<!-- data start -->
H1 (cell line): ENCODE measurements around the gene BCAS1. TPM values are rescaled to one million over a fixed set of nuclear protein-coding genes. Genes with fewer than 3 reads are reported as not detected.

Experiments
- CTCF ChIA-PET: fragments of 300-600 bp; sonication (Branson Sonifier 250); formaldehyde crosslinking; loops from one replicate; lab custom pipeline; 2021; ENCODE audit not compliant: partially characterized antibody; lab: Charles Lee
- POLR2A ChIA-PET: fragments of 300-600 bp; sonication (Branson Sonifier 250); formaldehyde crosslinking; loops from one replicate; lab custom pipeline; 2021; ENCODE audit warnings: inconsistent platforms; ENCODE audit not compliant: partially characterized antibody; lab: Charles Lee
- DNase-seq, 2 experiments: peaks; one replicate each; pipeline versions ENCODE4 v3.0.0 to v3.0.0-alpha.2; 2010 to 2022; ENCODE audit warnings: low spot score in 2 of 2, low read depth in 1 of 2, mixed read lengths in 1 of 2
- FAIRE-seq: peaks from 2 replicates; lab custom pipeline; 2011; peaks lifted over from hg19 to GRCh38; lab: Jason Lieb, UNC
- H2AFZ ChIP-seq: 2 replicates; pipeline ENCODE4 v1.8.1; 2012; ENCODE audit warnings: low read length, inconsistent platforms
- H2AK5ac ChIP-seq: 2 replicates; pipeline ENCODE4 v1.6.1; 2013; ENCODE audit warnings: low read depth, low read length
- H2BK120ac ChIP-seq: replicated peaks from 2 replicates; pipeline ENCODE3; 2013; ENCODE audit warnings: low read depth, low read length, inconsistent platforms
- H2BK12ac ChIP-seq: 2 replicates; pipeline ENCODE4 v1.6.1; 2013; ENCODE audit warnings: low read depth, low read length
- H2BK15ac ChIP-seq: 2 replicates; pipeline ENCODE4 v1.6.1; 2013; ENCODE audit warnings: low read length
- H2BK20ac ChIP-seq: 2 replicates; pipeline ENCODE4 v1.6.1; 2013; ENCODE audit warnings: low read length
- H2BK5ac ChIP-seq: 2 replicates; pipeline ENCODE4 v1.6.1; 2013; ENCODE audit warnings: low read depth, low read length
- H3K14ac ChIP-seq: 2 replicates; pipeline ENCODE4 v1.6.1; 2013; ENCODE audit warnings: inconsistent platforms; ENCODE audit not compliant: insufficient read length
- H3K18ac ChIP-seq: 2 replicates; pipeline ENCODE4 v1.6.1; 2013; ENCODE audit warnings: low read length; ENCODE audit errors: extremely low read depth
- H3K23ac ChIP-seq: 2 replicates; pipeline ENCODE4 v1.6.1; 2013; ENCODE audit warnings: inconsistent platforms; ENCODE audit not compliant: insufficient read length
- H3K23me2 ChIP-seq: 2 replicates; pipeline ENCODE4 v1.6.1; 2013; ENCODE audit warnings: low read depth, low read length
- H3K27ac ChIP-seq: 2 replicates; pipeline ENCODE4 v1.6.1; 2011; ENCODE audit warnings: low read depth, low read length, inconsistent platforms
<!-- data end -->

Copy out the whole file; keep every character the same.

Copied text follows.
H1 (cell line): ENCODE measurements around the gene BCAS1. TPM values are rescaled to one million over a fixed set of nuclear protein-coding genes. Genes with fewer than 3 reads are reported as not detected.

Experiments
- CTCF ChIA-PET: fragments of 300-600 bp; sonication (Branson Sonifier 250); formaldehyde crosslinking; loops from one replicate; lab custom pipeline; 2021; ENCODE audit not compliant: partially characterized antibody; lab: Charles Lee
- POLR2A ChIA-PET: fragments of 300-600 bp; sonication (Branson Sonifier 250); formaldehyde crosslinking; loops from one replicate; lab custom pipeline; 2021; ENCODE audit warnings: inconsistent platforms; ENCODE audit not compliant: partially characterized antibody; lab: Charles Lee
- DNase-seq, 2 experiments: peaks; one replicate each; pipeline versions ENCODE4 v3.0.0 to v3.0.0-alpha.2; 2010 to 2022; ENCODE audit warnings: low spot score in 2 of 2, low read depth in 1 of 2, mixed read lengths in 1 of 2
- FAIRE-seq: peaks from 2 replicates; lab custom pipeline; 2011; peaks lifted over from hg19 to GRCh38; lab: Jason Lieb, UNC
- H2AFZ ChIP-seq: 2 replicates; pipeline ENCODE4 v1.8.1; 2012; ENCODE audit warnings: low read length, inconsistent platforms
- H2AK5ac ChIP-seq: 2 replicates; pipeline ENCODE4 v1.6.1; 2013; ENCODE audit warnings: low read depth, low read length
- H2BK120ac ChIP-seq: replicated peaks from 2 replicates; pipeline ENCODE3; 2013; ENCODE audit warnings: low read depth, low read length, inconsistent platforms
- H2BK12ac ChIP-seq: 2 replicates; pipeline ENCODE4 v1.6.1; 2013; ENCODE audit warnings: low read depth, low read length
- H2BK15ac ChIP-seq: 2 replicates; pipeline ENCODE4 v1.6.1; 2013; ENCODE audit warnings: low read length
- H2BK20ac ChIP-seq: 2 replicates; pipeline ENCODE4 v1.6.1; 2013; ENCODE audit warnings: low read length
- H2BK5ac ChIP-seq: 2 replicates; pipeline ENCODE4 v1.6.1; 2013; ENCODE audit warnings: low read depth, low read length
- H3K14ac ChIP-seq: 2 replicates; pipeline ENCODE4 v1.6.1; 2013; ENCODE audit warnings: inconsistent platforms; ENCODE audit not compliant: insufficient read length
- H3K18ac ChIP-seq: 2 replicates; pipeline ENCODE4 v1.6.1; 2013; ENCODE audit warnings: low read length; ENCODE audit errors: extremely low read depth
- H3K23ac ChIP-seq: 2 replicates; pipeline ENCODE4 v1.6.1; 2013; ENCODE audit warnings: inconsistent platforms; ENCODE audit not compliant: insufficient read length
- H3K23me2 ChIP-seq: 2 replicates; pipeline ENCODE4 v1.6.1; 2013; ENCODE audit warnings: low read depth, low read length
- H3K27ac ChIP-seq: 2 replicates; pipeline ENCODE4 v1.6.1; 2011; ENCODE audit warnings: low read depth, low read length, inconsistent platforms